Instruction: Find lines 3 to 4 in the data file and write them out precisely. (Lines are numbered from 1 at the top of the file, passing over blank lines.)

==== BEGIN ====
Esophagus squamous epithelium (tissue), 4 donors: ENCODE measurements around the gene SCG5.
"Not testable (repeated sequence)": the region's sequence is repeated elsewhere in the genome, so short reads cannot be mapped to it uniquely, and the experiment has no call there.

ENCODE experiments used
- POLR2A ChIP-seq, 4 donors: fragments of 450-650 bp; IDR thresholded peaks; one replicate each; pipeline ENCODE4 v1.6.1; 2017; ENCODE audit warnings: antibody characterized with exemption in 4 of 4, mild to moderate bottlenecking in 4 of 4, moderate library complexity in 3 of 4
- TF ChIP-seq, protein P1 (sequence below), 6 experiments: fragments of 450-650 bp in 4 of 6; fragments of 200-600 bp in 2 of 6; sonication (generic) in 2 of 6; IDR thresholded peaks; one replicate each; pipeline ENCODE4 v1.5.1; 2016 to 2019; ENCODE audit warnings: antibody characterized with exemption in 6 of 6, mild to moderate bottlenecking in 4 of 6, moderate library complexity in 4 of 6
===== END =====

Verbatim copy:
ENCODE experiments used
- POLR2A ChIP-seq, 4 donors: fragments of 450-650 bp; IDR thresholded peaks; one replicate each; pipeline ENCODE4 v1.6.1; 2017; ENCODE audit warnings: antibody characterized with exemption in 4 of 4, mild to moderate bottlenecking in 4 of 4, moderate library complexity in 3 of 4